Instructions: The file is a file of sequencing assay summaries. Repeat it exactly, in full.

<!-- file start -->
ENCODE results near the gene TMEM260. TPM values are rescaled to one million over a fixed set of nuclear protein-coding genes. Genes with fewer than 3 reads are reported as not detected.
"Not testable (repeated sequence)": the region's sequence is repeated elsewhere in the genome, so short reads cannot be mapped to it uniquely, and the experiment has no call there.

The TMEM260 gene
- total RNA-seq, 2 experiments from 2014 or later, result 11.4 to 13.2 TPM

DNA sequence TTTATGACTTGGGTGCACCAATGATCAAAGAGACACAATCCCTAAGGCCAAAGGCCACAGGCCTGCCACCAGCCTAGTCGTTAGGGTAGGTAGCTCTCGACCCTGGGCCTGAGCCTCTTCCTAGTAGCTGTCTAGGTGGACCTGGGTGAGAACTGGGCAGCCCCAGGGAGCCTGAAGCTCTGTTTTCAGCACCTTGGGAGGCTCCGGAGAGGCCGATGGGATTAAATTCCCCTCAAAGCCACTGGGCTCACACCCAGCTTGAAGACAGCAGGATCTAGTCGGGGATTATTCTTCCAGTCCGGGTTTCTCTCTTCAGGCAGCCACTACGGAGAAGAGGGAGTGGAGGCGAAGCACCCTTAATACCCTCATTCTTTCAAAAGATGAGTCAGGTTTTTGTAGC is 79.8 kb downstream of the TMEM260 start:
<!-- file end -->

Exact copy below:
ENCODE results near the gene TMEM260. TPM values are rescaled to one million over a fixed set of nuclear protein-coding genes. Genes with fewer than 3 reads are reported as not detected.
"Not testable (repeated sequence)": the region's sequence is repeated elsewhere in the genome, so short reads cannot be mapped to it uniquely, and the experiment has no call there.

The TMEM260 gene
- total RNA-seq, 2 experiments from 2014 or later, result 11.4 to 13.2 TPM

DNA sequence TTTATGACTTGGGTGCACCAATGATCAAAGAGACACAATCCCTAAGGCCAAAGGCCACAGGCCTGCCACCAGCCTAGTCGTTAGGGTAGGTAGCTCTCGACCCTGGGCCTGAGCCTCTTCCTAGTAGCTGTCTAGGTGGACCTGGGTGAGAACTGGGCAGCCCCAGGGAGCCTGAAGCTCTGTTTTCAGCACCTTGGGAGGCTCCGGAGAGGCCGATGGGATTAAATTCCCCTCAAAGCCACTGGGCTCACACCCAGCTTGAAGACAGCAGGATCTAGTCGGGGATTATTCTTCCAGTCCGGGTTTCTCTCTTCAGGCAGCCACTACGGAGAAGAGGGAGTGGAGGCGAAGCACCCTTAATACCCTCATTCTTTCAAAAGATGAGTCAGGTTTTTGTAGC is 79.8 kb downstream of the TMEM260 start: